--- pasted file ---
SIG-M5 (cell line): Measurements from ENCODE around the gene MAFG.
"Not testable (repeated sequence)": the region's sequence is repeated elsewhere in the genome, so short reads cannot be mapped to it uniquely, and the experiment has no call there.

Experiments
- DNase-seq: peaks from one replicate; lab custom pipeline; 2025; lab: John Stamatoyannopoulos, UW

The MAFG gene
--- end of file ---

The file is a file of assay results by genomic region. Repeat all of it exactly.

SIG-M5 (cell line): Measurements from ENCODE around the gene MAFG.
"Not testable (repeated sequence)": the region's sequence is repeated elsewhere in the genome, so short reads cannot be mapped to it uniquely, and the experiment has no call there.

Experiments
- DNase-seq: peaks from one replicate; lab custom pipeline; 2025; lab: John Stamatoyannopoulos, UW

The MAFG gene